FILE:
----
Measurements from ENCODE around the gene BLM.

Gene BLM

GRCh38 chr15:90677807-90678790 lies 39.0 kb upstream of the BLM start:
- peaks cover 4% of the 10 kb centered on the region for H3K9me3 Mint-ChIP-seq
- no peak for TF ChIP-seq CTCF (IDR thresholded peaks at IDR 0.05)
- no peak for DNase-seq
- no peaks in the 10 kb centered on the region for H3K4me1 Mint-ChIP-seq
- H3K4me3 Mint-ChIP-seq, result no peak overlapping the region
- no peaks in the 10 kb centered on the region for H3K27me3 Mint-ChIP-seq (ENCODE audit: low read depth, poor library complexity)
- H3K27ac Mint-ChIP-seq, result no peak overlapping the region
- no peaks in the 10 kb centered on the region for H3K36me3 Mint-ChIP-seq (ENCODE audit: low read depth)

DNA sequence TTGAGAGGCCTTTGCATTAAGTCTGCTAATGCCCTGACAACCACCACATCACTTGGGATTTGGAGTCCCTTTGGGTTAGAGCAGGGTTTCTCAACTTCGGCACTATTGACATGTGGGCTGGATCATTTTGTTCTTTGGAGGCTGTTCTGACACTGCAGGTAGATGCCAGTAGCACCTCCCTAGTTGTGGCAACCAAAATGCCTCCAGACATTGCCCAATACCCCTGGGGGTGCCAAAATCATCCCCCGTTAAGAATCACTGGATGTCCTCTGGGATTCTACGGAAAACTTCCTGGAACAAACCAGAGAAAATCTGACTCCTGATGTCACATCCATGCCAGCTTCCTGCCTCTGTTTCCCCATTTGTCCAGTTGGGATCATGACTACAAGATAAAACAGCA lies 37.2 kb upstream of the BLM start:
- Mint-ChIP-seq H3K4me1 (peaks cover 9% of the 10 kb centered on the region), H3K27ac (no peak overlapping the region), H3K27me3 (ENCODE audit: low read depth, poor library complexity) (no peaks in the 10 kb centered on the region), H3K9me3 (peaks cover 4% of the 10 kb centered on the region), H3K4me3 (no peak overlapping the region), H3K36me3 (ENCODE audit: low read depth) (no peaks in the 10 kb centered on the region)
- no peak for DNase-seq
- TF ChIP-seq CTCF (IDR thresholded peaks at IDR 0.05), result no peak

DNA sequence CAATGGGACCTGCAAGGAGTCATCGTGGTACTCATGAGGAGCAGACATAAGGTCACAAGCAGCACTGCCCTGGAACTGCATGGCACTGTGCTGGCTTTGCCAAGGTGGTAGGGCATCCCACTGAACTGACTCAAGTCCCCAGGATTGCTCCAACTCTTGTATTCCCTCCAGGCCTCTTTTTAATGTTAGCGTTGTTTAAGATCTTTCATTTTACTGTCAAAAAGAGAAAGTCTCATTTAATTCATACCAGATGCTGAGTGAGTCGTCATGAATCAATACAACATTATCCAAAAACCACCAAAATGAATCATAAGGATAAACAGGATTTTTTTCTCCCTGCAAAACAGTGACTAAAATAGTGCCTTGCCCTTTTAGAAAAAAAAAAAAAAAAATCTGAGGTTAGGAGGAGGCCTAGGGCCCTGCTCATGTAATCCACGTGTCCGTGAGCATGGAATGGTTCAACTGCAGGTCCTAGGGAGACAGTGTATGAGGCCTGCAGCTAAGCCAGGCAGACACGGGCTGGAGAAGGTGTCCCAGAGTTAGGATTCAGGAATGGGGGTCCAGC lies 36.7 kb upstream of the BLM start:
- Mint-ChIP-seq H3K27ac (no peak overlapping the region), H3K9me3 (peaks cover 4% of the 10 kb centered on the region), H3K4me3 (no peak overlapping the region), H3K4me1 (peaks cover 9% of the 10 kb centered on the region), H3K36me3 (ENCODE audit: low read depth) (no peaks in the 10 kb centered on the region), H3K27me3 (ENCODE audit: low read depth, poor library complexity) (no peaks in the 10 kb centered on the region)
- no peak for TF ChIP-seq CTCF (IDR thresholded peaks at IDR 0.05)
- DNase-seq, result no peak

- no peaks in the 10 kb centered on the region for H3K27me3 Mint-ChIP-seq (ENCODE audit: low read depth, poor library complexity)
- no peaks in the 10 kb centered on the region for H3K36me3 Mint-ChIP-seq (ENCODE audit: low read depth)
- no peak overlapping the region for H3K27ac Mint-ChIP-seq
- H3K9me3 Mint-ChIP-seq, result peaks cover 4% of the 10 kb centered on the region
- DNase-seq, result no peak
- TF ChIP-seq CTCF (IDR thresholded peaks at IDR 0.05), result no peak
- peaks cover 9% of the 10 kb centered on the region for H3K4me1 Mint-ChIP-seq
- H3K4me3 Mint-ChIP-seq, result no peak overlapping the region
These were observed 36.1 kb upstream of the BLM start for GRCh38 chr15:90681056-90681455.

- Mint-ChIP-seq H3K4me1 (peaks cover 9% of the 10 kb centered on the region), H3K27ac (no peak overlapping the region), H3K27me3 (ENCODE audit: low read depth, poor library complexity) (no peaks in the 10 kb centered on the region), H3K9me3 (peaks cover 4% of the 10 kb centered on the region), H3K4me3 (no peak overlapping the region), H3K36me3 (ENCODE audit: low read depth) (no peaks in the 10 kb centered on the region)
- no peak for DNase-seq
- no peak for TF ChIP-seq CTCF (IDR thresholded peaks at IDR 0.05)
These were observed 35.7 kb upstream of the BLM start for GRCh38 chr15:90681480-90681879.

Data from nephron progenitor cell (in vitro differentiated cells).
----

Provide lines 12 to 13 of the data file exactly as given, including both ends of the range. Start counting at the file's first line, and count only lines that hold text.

DNA sequence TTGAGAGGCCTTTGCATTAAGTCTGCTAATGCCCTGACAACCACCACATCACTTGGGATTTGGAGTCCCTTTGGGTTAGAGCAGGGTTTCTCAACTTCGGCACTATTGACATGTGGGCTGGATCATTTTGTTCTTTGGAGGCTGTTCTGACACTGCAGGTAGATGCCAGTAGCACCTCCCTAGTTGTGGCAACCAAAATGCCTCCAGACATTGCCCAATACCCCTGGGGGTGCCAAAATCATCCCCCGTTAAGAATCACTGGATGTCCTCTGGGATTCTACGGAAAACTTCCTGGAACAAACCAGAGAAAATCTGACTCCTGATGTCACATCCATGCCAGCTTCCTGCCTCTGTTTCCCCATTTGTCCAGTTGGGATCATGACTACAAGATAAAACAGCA lies 37.2 kb upstream of the BLM start:
- Mint-ChIP-seq H3K4me1 (peaks cover 9% of the 10 kb centered on the region), H3K27ac (no peak overlapping the region), H3K27me3 (ENCODE audit: low read depth, poor library complexity) (no peaks in the 10 kb centered on the region), H3K9me3 (peaks cover 4% of the 10 kb centered on the region), H3K4me3 (no peak overlapping the region), H3K36me3 (ENCODE audit: low read depth) (no peaks in the 10 kb centered on the region)